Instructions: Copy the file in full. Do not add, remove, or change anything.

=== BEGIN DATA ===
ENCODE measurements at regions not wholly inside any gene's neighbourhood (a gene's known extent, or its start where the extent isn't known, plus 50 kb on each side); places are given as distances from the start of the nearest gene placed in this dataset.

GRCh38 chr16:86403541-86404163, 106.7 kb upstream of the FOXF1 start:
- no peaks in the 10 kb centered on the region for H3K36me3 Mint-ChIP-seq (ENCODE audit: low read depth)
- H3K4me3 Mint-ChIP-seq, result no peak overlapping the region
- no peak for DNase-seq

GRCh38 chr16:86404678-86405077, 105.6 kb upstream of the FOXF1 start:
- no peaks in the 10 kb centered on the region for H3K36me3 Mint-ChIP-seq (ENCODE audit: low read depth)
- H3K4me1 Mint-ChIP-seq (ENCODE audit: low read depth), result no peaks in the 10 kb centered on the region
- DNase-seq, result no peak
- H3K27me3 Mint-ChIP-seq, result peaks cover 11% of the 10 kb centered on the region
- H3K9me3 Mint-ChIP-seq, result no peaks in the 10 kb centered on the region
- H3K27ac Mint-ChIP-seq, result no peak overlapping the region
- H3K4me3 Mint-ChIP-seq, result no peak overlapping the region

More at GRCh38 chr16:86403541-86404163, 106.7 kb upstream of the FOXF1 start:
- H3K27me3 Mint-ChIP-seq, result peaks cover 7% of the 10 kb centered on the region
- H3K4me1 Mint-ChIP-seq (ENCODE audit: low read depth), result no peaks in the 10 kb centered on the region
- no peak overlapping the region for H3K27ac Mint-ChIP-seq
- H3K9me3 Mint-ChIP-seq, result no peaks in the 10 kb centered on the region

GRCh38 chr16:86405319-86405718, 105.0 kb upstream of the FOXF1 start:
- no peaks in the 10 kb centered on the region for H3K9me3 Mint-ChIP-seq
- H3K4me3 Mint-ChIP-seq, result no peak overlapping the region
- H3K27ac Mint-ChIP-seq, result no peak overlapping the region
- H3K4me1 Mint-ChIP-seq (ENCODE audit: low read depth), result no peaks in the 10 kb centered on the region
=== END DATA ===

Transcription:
ENCODE measurements at regions not wholly inside any gene's neighbourhood (a gene's known extent, or its start where the extent isn't known, plus 50 kb on each side); places are given as distances from the start of the nearest gene placed in this dataset.

GRCh38 chr16:86403541-86404163, 106.7 kb upstream of the FOXF1 start:
- no peaks in the 10 kb centered on the region for H3K36me3 Mint-ChIP-seq (ENCODE audit: low read depth)
- H3K4me3 Mint-ChIP-seq, result no peak overlapping the region
- no peak for DNase-seq

GRCh38 chr16:86404678-86405077, 105.6 kb upstream of the FOXF1 start:
- no peaks in the 10 kb centered on the region for H3K36me3 Mint-ChIP-seq (ENCODE audit: low read depth)
- H3K4me1 Mint-ChIP-seq (ENCODE audit: low read depth), result no peaks in the 10 kb centered on the region
- DNase-seq, result no peak
- H3K27me3 Mint-ChIP-seq, result peaks cover 11% of the 10 kb centered on the region
- H3K9me3 Mint-ChIP-seq, result no peaks in the 10 kb centered on the region
- H3K27ac Mint-ChIP-seq, result no peak overlapping the region
- H3K4me3 Mint-ChIP-seq, result no peak overlapping the region

More at GRCh38 chr16:86403541-86404163, 106.7 kb upstream of the FOXF1 start:
- H3K27me3 Mint-ChIP-seq, result peaks cover 7% of the 10 kb centered on the region
- H3K4me1 Mint-ChIP-seq (ENCODE audit: low read depth), result no peaks in the 10 kb centered on the region
- no peak overlapping the region for H3K27ac Mint-ChIP-seq
- H3K9me3 Mint-ChIP-seq, result no peaks in the 10 kb centered on the region

GRCh38 chr16:86405319-86405718, 105.0 kb upstream of the FOXF1 start:
- no peaks in the 10 kb centered on the region for H3K9me3 Mint-ChIP-seq
- H3K4me3 Mint-ChIP-seq, result no peak overlapping the region
- H3K27ac Mint-ChIP-seq, result no peak overlapping the region
- H3K4me1 Mint-ChIP-seq (ENCODE audit: low read depth), result no peaks in the 10 kb centered on the region